It’s late at night and you get a call from your distraught grandchild. They’re in trouble, frantic, and tell you they need money, fast. You’re confused and worried, and you send the money as soon as possible. But what you don’t realize is that you’ve just been conned by the “Grandparent Scam”.
It’s a growing trend; an impersonation scam where criminals specifically target older Americans by posing as family members or friends. Crooks use social media and internet searches to obtain the names, birthdates, and other information necessary to create convincing fabricated stories, aimed at getting the victim to send money to the imposter. In some cases, the scammer may even hack into a victim’s email account to get their hands on all of the names in their contact list.
In a typical Grandparent Scam, a grandparent receives a call or email from their “grandchild” who claims to have fallen into trouble while traveling overseas (usually by getting into a car accident, getting arrested, or getting mugged) and needs money wired to them ASAP. In another version of the scam, the caller pretends to be someone acting on behalf of the grandchild, typically either an arresting police officer, lawyer, hospital doctor, or friend. In some instances the “grandchild” speaks first and then hands the call over to this phony second person in an effort to make the story even more believable.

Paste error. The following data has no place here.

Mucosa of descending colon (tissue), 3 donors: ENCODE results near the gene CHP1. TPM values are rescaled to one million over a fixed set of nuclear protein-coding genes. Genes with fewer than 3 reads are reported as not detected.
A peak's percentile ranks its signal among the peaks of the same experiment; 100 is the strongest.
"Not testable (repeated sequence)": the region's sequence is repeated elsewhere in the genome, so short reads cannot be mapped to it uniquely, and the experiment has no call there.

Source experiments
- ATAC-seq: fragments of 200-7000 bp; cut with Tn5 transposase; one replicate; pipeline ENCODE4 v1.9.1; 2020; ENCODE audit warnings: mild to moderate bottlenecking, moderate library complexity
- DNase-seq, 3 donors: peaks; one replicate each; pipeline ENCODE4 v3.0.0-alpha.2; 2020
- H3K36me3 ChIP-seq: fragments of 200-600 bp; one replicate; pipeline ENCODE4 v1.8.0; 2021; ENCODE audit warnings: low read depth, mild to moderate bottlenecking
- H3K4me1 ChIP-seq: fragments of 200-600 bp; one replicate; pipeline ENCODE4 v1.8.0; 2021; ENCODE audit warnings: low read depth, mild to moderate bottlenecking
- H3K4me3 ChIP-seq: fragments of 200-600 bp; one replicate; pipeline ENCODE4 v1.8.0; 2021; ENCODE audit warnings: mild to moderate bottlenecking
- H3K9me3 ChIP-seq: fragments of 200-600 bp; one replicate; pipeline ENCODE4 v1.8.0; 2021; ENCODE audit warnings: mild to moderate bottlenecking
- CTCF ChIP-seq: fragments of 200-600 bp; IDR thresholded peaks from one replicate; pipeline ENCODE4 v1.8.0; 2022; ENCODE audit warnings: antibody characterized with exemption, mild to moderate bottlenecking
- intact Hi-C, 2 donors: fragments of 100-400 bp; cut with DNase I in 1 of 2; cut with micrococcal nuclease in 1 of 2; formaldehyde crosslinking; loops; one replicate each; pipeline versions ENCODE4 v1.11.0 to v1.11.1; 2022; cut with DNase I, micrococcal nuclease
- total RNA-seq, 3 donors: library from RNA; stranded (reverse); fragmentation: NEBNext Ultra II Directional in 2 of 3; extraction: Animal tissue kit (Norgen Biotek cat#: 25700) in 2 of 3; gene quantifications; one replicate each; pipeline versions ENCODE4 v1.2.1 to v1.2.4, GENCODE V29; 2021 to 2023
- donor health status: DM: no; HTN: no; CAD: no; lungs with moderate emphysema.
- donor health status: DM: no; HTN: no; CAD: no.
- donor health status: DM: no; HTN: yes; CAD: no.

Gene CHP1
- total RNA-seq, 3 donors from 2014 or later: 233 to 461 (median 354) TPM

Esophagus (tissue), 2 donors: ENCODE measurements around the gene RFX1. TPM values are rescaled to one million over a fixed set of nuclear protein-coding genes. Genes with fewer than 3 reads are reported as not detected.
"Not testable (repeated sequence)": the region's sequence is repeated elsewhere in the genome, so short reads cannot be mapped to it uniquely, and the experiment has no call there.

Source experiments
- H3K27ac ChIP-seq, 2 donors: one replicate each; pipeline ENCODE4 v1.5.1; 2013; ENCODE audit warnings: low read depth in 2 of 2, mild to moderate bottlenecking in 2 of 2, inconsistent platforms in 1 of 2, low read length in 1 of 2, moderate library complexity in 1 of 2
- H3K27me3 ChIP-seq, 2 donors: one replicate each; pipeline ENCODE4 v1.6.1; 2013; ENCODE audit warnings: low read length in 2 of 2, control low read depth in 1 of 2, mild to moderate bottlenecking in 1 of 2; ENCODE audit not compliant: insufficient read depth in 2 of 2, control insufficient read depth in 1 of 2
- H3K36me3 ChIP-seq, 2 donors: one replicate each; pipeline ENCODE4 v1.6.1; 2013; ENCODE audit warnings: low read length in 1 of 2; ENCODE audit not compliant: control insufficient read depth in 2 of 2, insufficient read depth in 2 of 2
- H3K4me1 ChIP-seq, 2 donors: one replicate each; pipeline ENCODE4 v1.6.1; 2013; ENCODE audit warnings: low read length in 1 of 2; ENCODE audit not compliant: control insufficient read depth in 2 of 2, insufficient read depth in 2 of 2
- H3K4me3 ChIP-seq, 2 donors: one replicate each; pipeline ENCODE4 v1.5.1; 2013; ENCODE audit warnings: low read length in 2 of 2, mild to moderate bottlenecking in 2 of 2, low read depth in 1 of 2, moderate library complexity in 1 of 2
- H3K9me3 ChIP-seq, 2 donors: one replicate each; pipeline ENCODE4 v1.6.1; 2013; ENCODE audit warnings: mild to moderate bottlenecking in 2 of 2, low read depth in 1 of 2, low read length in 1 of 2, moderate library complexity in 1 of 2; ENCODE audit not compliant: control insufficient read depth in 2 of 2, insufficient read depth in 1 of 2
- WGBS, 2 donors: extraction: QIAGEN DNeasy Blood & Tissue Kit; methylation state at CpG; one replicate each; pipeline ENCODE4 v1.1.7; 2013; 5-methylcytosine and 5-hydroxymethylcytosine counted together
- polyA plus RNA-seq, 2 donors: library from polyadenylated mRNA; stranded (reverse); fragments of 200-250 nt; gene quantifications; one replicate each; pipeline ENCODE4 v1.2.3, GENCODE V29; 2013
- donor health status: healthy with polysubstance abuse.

According to the Federal Trade Commission, between 2012 and 2014, consumers were robbed of more than $42 million in these types of impersonation scams. And because the imposters request the money be sent through wire services like Western Union or MoneyGram, and they pick up the cash with phony IDs, it’s usually impossible to trace them. However, there are some measures that grandparents and their loved ones can take to help avoid falling victim to these scammers.
For starters, it’s extremely important to limit the amount of personal information you post online, whether it be a personal webpage, Facebook page, or blog. If you must post personal details like names and ages of loved ones, be sure to utilize available privacy settings to ensure strangers cannot view the information.
It’s also a good idea to use a firewall and anti-virus and anti-spyware software on your computer and mobile devices to help prevent your email account from being hacked. And never open attachments or links in suspicious-looking emails or ones from strangers, as these could trigger programs that enable crooks to access your email account or computer.
And most importantly, if you ever receive a phone call or email about a loved one in distress, verify the information with other family members before sending any money. For example, try calling your grandchild’s cell or house phone to see if it was really them who called, or check with their parents or siblings to confirm that they are in fact traveling overseas. Another precaution you can take is to ask the caller a question only your family member would know; a piece of information that isn’t readily available online, like the name of their first pet or their childhood nickname. And keep in mind that wiring money – especially overseas – is risky business. Once you send it, you can’t get it back.